Cleft palate cohort follow-up study


Children with cleft palate and their families face various challenges in the early years of the child’s life, ranging from the stress surrounding surgery to long-term difficulties with speech and hearing. Clinically, the issues are tackled on a routine basis, with regular clinic visits and check-ups assessing the child’s dentition, hearing and general progress. Previous research has shown that some children with cleft palate may also have difficulties in early development, such as slower language learning and cognitive progression. This aspect of the child’s care and follow-up post-surgery has previously been rather neglected, despite its importance in the day to day life of the child.


Why did we do this study?

We believe that assessing a child’s behaviour, social skills and everyday conduct is no less important than monitoring their hearing and physical development. With this study we focused on cognitive (psychological and mental skills) and behavioural outcomes of children with cleft palate between the ages of two and ten years. This study will help us better understand and better support these children in their development.


What did we do?

Parents and guardians of children with cleft palate aged between two and ten years were invited to fill in a questionnaire, the well-established and frequently used Strengths and Difficulties Questionnaire (SDQ). This questionnaire explores the following five domains, which cover 25 positive and negative attributes:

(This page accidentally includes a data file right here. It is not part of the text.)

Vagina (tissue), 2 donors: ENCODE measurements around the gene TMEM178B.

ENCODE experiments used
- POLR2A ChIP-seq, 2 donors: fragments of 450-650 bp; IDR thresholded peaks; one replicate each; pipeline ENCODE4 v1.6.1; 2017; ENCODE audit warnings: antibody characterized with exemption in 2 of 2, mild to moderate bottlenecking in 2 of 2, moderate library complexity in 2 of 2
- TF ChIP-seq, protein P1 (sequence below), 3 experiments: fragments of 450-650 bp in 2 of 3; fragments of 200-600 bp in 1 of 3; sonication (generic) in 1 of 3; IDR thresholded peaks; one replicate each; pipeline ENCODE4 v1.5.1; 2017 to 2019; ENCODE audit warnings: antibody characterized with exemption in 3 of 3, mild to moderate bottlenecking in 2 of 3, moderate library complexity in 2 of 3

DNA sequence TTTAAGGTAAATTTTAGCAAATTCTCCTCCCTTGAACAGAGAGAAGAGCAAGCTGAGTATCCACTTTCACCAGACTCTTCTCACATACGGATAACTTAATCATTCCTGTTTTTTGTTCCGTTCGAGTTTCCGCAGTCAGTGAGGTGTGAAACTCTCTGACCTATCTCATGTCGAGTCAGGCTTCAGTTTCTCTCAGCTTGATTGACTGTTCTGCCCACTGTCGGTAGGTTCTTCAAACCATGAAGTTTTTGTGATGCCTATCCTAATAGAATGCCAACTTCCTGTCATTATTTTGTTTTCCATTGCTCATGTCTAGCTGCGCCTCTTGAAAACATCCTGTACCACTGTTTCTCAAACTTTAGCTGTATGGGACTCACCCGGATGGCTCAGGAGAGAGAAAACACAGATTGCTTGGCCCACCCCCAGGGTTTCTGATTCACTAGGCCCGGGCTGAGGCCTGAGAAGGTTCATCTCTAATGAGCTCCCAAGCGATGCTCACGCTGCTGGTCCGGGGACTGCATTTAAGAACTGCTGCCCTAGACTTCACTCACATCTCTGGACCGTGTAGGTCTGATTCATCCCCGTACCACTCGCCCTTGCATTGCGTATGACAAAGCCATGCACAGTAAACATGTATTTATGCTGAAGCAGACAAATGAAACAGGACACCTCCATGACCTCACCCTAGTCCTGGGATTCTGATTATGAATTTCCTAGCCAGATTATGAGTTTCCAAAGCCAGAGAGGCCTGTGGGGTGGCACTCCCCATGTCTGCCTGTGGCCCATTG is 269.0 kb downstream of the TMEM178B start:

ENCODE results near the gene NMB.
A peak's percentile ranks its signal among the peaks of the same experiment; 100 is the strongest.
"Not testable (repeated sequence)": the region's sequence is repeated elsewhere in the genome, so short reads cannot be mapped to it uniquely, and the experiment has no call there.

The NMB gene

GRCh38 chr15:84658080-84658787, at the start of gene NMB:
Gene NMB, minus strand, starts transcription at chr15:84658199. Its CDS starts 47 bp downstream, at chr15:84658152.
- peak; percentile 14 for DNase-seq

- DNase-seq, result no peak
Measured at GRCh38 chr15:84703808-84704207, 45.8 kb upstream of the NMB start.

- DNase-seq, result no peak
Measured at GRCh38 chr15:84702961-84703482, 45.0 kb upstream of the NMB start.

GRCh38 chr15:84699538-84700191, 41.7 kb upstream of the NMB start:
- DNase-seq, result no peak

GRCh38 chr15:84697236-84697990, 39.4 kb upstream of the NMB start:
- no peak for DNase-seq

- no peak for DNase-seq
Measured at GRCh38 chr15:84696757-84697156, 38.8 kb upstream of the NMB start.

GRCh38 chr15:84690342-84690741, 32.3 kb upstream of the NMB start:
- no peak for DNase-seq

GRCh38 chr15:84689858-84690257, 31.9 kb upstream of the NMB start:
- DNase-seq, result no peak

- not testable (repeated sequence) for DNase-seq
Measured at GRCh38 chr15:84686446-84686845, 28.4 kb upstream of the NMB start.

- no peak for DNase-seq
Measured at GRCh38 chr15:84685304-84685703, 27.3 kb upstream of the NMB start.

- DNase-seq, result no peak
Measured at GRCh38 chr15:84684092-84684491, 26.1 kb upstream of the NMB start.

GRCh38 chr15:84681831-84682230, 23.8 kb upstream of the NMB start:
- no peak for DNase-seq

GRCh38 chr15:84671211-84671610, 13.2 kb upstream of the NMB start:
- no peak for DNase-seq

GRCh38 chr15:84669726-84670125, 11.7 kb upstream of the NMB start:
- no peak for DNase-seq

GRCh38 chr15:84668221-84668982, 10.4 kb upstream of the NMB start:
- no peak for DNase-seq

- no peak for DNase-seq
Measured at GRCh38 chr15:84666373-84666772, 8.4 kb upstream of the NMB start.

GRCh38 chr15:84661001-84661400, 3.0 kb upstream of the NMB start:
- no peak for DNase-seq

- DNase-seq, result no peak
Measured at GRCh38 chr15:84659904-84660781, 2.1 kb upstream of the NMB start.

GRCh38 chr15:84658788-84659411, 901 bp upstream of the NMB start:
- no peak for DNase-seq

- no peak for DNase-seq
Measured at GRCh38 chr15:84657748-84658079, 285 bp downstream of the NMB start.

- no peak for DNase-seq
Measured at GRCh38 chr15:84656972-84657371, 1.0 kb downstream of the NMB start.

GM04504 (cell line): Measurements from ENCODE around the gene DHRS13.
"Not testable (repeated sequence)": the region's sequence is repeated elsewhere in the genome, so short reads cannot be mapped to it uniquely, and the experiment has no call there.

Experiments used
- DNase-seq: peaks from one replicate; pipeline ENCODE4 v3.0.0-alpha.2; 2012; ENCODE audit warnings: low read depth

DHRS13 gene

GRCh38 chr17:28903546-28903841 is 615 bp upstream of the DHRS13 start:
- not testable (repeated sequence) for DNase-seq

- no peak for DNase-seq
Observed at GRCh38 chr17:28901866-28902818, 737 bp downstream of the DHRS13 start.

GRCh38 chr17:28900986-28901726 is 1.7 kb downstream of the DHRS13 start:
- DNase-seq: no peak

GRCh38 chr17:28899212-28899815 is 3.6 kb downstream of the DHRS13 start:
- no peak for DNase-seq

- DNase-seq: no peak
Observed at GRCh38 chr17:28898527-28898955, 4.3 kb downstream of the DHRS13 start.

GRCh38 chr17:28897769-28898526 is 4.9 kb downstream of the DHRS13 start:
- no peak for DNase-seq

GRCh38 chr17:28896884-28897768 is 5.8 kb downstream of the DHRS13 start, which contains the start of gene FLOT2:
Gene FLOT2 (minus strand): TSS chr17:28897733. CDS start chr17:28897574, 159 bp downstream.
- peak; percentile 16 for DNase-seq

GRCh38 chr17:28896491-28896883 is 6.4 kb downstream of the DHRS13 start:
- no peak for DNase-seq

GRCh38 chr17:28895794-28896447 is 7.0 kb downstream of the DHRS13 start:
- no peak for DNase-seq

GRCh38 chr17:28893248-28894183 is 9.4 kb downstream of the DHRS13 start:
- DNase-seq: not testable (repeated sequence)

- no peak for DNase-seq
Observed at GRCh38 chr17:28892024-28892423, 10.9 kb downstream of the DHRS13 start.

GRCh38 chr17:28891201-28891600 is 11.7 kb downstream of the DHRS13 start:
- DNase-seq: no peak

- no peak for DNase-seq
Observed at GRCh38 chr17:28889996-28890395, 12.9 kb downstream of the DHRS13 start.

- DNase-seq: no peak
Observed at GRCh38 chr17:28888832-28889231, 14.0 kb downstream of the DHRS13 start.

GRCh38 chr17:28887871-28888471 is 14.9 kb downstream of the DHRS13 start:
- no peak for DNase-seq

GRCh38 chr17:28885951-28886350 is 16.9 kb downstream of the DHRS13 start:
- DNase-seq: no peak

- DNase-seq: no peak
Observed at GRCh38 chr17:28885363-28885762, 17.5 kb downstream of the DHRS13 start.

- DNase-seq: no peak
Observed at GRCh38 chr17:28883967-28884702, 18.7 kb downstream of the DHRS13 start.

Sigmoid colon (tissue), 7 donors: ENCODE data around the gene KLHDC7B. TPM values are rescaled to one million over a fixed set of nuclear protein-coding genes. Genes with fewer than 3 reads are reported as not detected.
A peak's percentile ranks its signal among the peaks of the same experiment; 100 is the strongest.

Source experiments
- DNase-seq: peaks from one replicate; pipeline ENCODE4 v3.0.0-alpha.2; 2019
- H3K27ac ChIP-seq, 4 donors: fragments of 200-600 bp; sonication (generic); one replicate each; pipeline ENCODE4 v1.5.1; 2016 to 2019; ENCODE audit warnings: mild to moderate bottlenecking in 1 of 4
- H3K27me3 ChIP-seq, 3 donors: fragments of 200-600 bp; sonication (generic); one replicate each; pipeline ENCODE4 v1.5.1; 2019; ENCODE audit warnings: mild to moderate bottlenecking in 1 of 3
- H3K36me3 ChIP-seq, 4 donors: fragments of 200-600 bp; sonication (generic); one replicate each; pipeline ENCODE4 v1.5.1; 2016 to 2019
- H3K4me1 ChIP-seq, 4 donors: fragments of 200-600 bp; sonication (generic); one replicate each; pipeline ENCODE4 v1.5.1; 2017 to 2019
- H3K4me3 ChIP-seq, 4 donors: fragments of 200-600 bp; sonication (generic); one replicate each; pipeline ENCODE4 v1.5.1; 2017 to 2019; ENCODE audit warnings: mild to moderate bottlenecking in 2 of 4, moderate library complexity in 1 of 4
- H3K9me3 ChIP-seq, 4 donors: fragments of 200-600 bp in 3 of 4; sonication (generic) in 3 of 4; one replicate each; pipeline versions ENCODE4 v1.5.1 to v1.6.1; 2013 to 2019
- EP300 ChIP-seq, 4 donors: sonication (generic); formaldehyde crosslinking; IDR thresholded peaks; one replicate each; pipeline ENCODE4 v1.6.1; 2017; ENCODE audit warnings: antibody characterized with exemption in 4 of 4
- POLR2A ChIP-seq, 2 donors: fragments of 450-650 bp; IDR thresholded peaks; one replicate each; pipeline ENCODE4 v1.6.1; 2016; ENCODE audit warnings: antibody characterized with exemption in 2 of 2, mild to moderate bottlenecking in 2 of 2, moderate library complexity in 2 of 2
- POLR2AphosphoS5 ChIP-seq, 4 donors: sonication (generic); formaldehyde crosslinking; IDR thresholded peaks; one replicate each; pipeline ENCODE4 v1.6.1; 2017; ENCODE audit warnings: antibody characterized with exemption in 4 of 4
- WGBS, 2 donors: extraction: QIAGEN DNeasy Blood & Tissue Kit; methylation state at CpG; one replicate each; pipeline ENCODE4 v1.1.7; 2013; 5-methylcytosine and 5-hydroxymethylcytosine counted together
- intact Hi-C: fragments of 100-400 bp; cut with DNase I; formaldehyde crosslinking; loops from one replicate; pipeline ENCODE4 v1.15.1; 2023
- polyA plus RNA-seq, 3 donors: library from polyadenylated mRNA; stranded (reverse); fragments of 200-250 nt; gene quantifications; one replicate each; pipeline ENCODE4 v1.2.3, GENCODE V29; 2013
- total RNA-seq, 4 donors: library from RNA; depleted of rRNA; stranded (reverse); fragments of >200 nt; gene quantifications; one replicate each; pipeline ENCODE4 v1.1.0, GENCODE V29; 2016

• Emotional symptoms
  • Conduct problems
  • Hyperactivity/inattention
  • Peer relationship problems
  • Prosocial behaviour


What did we find?

The results supported previous findings, with a higher rate of adjustment difficulties present in the cleft palate cohort compared to typical development. However, we didn’t find any differences between the subgroups of the cleft palate cohort. In our study, the type of cleft didn’t influence the scores on the questionnaire. One possible explanation for this result is that we didn’t have enough children in the study to detect what might be a small, but important differences.


What does it mean for the future?

As this is the first study of its kind in the UK, it is hoped that the results of the study will trigger further research, thus enabling a greater impact on the management of children with cleft palate.



You can read more about the project on this page.


Who conducted and funded the project?

This study was conducted by Emily Thiede, Sue Fletcher-Watson and Felicity Mehendale.